Here at the Law Rock in the latter part of June each year, the allsherjargodi (the leading chieftain and priest of the Old Norse religion) declared the session of parliament open and declared sanctuary within the parliament site. The session lasted two weeks. During the time of the Old Commonwealth, the lögsöguaõur (Law Speaker) recited aloud the laws in force, standing at the Law Rock. This was before the Icelanders had a written language so the rules of society were passed on orally. The Law Speaker recited one-third of the body of laws each year, but recited the rules of procedure of the Althing items every session.
Though I couldn’t find it documented anywhere, Olaf told us this island in the middle (where there are two bridges in the photo below) is called murder island. This is because when they had disputes that couldn’t be settled the two parties me in the middle to fight out their grievances.
Many of the scenes in the series “Game of Thrones” were filmed in Iceland, and some in this park.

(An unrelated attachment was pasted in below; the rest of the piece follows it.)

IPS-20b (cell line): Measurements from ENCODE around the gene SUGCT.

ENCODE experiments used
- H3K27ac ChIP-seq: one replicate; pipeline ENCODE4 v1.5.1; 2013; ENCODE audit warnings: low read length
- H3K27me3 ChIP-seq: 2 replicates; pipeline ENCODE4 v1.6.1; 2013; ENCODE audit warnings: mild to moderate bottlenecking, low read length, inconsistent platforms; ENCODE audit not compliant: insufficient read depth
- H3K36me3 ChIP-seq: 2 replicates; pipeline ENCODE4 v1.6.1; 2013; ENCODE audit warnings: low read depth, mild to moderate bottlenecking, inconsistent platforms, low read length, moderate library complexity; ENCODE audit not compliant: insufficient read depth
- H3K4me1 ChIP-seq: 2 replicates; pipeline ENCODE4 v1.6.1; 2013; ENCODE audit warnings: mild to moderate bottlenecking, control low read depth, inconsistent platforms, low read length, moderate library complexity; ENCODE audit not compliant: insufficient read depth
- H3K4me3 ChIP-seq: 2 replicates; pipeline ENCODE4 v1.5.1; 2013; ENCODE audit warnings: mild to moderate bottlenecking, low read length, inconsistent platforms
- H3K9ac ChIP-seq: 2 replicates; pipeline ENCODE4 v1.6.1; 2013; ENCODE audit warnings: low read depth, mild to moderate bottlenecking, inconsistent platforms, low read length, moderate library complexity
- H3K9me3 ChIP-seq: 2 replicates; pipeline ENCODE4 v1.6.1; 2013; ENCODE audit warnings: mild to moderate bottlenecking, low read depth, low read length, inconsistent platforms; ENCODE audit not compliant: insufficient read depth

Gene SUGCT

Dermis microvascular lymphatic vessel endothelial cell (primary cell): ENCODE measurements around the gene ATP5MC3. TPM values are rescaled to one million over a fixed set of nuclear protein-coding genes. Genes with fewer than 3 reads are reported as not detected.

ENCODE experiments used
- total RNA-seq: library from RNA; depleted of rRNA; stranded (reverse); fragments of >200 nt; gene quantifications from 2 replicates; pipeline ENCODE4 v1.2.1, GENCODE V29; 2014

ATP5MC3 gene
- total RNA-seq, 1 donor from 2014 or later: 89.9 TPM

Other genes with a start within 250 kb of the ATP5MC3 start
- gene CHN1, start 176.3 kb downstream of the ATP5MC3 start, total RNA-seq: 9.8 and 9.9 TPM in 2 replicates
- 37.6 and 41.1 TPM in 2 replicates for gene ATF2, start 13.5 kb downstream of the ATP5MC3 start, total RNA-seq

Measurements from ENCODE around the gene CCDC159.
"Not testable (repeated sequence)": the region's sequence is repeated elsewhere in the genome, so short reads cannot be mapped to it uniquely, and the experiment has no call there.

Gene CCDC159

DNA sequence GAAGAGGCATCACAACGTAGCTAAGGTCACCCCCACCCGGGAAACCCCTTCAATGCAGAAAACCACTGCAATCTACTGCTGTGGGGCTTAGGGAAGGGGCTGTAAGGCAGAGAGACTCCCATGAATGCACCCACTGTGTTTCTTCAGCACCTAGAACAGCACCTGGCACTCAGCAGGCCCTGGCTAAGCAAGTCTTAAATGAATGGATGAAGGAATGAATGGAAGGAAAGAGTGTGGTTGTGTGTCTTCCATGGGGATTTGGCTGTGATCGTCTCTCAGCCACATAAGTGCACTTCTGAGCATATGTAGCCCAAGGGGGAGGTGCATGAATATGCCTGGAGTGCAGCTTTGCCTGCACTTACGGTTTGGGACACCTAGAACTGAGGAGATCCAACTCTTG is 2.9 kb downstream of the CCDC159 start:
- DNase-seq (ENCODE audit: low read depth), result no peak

We had a good bit of time to wander around, then met Olaf at the parking lot on the other side (seen at the end of this walkway) before continuing on.
Geysirs of Haukadalur
We were told by our trusty guide that this is pronounced “Gay-zer”, not “Guy-zer” or “Geezer”. The English word “geyser” comes from the old Norse word “geysir” which mean “to gush.” Olaf also told us they called the mist “smoke” instead of “steam”. As Icelanders have an in-depth written history, it is no surprise that the Great Geysir here is the first one ever described in print, first mention in writing in the year 1294.
There are several geysirs at this park. The “Great Geysir” (shown through the smoke in the picture above) rarely erupts, but when it does so it can throw boiling hot water several hundred meters up. The nearby Strokkur Geysir erupts every few minutes, and it is the one featured in the video and photo sequence below.
There’s a good cafe at Geysir where we had a bite, then back on the road to our next destination.
It was really REALLY windy when we got to the famous waterfall. Olaf told us that the record was five minutes – for a group to get out, run through the waterfalls views and meet him on the other side – because that was all the cold they could stand.
We did indeed do a bit better.
Gullfoss isn’t the biggest waterfall in Iceland – that would be Dettifoss in northern Iceland, which is 330 feet wide with a 144 foot drop, with an average volume of 193 cubic meters of water a second. Gullfoss (Golden Falls) has two drops (36 feet and 69 feet), and the second one makes it look like the water just goes into the earth.